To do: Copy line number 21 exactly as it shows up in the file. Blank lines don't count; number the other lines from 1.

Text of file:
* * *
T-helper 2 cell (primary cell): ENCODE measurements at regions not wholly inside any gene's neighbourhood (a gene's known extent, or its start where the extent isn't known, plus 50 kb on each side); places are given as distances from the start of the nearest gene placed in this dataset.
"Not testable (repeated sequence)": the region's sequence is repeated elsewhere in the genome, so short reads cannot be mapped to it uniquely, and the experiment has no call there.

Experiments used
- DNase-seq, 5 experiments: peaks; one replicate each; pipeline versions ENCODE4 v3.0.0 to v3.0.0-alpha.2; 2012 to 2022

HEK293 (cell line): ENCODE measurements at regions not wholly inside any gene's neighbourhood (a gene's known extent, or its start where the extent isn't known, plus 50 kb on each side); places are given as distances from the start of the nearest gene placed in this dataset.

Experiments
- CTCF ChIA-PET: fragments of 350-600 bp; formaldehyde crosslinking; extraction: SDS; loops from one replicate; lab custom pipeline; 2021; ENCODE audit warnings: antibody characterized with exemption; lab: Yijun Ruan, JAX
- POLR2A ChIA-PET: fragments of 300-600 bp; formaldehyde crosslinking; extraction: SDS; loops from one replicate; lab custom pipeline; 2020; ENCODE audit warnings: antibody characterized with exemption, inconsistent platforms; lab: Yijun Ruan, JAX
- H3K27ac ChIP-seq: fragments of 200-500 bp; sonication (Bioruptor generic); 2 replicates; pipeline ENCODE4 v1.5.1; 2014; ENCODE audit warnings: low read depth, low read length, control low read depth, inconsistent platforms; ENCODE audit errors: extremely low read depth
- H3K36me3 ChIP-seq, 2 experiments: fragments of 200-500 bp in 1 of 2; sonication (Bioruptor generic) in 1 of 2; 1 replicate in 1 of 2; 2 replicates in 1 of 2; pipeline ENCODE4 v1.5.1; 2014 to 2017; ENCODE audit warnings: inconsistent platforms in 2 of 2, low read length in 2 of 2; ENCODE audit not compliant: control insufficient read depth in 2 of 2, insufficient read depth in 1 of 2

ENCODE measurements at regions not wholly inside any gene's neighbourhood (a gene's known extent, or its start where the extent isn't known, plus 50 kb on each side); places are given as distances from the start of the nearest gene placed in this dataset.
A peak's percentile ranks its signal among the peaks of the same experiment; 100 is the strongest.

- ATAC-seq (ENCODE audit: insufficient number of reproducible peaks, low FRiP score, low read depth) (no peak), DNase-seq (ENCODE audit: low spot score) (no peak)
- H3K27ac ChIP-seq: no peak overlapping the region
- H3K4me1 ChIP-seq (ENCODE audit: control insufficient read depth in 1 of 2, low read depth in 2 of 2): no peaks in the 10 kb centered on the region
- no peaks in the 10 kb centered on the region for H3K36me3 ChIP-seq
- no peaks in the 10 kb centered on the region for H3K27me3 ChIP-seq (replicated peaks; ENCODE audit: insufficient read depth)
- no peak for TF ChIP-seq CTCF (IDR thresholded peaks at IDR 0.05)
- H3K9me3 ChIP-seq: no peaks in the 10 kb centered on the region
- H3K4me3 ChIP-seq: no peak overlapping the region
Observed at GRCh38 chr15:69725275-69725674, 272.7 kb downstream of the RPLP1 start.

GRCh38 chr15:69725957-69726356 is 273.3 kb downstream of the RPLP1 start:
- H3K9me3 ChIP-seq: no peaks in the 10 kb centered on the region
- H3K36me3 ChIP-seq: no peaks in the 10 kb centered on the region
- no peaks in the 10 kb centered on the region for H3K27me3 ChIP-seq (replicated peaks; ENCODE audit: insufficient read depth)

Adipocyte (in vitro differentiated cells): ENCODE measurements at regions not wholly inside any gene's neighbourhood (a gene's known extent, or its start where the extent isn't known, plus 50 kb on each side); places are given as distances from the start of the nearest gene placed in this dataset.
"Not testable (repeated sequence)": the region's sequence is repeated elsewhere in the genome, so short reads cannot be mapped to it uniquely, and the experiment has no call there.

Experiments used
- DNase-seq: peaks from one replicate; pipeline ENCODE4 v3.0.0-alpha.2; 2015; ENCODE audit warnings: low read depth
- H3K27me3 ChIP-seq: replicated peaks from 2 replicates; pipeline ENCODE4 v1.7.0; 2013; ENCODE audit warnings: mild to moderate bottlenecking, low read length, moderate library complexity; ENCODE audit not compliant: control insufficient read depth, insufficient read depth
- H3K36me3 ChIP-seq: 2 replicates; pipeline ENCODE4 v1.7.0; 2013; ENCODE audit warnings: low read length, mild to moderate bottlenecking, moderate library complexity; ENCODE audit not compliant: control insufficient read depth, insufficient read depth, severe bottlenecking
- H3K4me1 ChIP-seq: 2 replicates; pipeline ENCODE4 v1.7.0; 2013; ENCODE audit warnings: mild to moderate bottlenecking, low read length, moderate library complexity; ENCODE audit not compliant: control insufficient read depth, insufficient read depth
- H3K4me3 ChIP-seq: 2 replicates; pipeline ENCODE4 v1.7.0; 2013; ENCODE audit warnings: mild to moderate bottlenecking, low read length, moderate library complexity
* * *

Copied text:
Observed at GRCh38 chr15:69725275-69725674, 272.7 kb downstream of the RPLP1 start.